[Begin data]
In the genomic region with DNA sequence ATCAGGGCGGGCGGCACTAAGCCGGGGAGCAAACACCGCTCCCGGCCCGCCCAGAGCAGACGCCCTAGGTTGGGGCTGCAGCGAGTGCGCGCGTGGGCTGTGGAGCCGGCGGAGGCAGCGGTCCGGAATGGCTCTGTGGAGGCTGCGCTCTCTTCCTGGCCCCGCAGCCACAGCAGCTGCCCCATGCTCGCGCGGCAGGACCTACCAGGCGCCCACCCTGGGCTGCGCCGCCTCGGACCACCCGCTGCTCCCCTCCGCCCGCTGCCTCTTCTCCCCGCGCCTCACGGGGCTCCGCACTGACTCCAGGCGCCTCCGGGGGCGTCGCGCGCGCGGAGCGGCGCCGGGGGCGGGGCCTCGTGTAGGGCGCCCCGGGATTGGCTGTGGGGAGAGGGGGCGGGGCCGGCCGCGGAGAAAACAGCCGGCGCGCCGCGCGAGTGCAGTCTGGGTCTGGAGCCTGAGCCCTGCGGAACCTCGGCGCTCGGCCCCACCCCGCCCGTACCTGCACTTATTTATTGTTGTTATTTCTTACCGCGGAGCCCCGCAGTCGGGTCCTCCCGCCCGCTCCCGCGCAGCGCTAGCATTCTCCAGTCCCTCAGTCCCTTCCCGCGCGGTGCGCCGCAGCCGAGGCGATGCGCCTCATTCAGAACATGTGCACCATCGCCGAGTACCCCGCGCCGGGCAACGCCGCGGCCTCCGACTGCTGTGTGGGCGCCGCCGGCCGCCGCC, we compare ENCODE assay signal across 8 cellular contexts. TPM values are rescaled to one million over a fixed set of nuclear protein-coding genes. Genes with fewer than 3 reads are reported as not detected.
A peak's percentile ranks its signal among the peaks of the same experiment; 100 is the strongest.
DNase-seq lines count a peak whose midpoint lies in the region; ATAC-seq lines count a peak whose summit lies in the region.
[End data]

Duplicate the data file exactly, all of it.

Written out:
In the genomic region with DNA sequence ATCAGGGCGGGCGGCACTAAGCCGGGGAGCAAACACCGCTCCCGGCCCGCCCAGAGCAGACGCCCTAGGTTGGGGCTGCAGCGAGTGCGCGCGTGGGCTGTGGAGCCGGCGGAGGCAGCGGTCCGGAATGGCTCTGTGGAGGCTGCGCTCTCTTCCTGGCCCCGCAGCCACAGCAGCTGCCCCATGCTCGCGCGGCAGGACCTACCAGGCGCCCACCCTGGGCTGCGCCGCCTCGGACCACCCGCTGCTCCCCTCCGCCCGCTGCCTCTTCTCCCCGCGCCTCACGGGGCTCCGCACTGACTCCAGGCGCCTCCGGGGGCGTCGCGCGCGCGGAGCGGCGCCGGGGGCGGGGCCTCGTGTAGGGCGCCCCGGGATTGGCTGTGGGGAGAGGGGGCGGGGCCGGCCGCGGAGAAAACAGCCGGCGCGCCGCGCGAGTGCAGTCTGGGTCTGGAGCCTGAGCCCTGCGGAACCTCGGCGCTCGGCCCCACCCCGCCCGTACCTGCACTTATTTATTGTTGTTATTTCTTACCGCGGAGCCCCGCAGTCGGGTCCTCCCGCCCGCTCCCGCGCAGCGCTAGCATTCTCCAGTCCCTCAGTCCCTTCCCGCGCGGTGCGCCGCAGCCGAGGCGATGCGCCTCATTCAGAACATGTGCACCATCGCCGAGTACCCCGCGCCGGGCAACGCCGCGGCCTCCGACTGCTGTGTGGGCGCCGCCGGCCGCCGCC, we compare ENCODE assay signal across 8 cellular contexts. TPM values are rescaled to one million over a fixed set of nuclear protein-coding genes. Genes with fewer than 3 reads are reported as not detected.
A peak's percentile ranks its signal among the peaks of the same experiment; 100 is the strongest.
DNase-seq lines count a peak whose midpoint lies in the region; ATAC-seq lines count a peak whose summit lies in the region.